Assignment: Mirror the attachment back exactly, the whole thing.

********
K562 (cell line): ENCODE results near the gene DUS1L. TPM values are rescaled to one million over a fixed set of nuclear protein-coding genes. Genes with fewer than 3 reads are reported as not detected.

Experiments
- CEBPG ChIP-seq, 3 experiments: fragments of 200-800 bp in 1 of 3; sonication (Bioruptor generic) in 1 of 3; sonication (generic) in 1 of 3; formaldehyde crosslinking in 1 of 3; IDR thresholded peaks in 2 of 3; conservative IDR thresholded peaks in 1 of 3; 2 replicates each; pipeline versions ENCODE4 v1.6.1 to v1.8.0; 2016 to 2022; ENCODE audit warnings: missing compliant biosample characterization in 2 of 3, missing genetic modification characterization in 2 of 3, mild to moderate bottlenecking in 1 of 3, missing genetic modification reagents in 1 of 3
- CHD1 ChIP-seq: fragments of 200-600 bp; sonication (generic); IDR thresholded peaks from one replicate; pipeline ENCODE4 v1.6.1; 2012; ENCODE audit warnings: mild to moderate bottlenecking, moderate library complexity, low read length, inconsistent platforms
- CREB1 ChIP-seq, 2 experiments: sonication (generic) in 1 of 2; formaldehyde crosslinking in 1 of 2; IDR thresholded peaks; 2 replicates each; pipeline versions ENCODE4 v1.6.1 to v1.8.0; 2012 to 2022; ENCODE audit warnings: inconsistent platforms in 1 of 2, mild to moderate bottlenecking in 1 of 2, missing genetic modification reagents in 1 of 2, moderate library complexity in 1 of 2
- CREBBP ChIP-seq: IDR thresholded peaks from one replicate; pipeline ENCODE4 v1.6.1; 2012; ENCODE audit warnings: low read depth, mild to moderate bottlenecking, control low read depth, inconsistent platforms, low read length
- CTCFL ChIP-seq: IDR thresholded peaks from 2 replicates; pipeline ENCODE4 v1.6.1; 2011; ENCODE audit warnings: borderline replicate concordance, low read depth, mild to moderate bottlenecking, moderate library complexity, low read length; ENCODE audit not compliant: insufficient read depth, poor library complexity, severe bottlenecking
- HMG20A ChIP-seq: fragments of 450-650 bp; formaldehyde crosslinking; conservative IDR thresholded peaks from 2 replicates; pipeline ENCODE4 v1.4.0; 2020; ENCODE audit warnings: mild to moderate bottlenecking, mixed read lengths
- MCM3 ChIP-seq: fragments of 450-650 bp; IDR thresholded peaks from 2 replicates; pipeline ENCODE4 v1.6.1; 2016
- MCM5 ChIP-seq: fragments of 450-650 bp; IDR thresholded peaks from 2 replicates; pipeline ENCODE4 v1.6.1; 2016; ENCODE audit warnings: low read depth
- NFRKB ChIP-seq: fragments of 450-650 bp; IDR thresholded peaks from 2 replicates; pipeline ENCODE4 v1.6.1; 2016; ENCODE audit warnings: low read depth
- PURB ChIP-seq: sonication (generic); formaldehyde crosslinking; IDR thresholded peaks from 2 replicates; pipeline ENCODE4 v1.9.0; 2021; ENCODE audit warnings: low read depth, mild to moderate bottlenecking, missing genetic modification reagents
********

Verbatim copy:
K562 (cell line): ENCODE results near the gene DUS1L. TPM values are rescaled to one million over a fixed set of nuclear protein-coding genes. Genes with fewer than 3 reads are reported as not detected.

Experiments
- CEBPG ChIP-seq, 3 experiments: fragments of 200-800 bp in 1 of 3; sonication (Bioruptor generic) in 1 of 3; sonication (generic) in 1 of 3; formaldehyde crosslinking in 1 of 3; IDR thresholded peaks in 2 of 3; conservative IDR thresholded peaks in 1 of 3; 2 replicates each; pipeline versions ENCODE4 v1.6.1 to v1.8.0; 2016 to 2022; ENCODE audit warnings: missing compliant biosample characterization in 2 of 3, missing genetic modification characterization in 2 of 3, mild to moderate bottlenecking in 1 of 3, missing genetic modification reagents in 1 of 3
- CHD1 ChIP-seq: fragments of 200-600 bp; sonication (generic); IDR thresholded peaks from one replicate; pipeline ENCODE4 v1.6.1; 2012; ENCODE audit warnings: mild to moderate bottlenecking, moderate library complexity, low read length, inconsistent platforms
- CREB1 ChIP-seq, 2 experiments: sonication (generic) in 1 of 2; formaldehyde crosslinking in 1 of 2; IDR thresholded peaks; 2 replicates each; pipeline versions ENCODE4 v1.6.1 to v1.8.0; 2012 to 2022; ENCODE audit warnings: inconsistent platforms in 1 of 2, mild to moderate bottlenecking in 1 of 2, missing genetic modification reagents in 1 of 2, moderate library complexity in 1 of 2
- CREBBP ChIP-seq: IDR thresholded peaks from one replicate; pipeline ENCODE4 v1.6.1; 2012; ENCODE audit warnings: low read depth, mild to moderate bottlenecking, control low read depth, inconsistent platforms, low read length
- CTCFL ChIP-seq: IDR thresholded peaks from 2 replicates; pipeline ENCODE4 v1.6.1; 2011; ENCODE audit warnings: borderline replicate concordance, low read depth, mild to moderate bottlenecking, moderate library complexity, low read length; ENCODE audit not compliant: insufficient read depth, poor library complexity, severe bottlenecking
- HMG20A ChIP-seq: fragments of 450-650 bp; formaldehyde crosslinking; conservative IDR thresholded peaks from 2 replicates; pipeline ENCODE4 v1.4.0; 2020; ENCODE audit warnings: mild to moderate bottlenecking, mixed read lengths
- MCM3 ChIP-seq: fragments of 450-650 bp; IDR thresholded peaks from 2 replicates; pipeline ENCODE4 v1.6.1; 2016
- MCM5 ChIP-seq: fragments of 450-650 bp; IDR thresholded peaks from 2 replicates; pipeline ENCODE4 v1.6.1; 2016; ENCODE audit warnings: low read depth
- NFRKB ChIP-seq: fragments of 450-650 bp; IDR thresholded peaks from 2 replicates; pipeline ENCODE4 v1.6.1; 2016; ENCODE audit warnings: low read depth
- PURB ChIP-seq: sonication (generic); formaldehyde crosslinking; IDR thresholded peaks from 2 replicates; pipeline ENCODE4 v1.9.0; 2021; ENCODE audit warnings: low read depth, mild to moderate bottlenecking, missing genetic modification reagents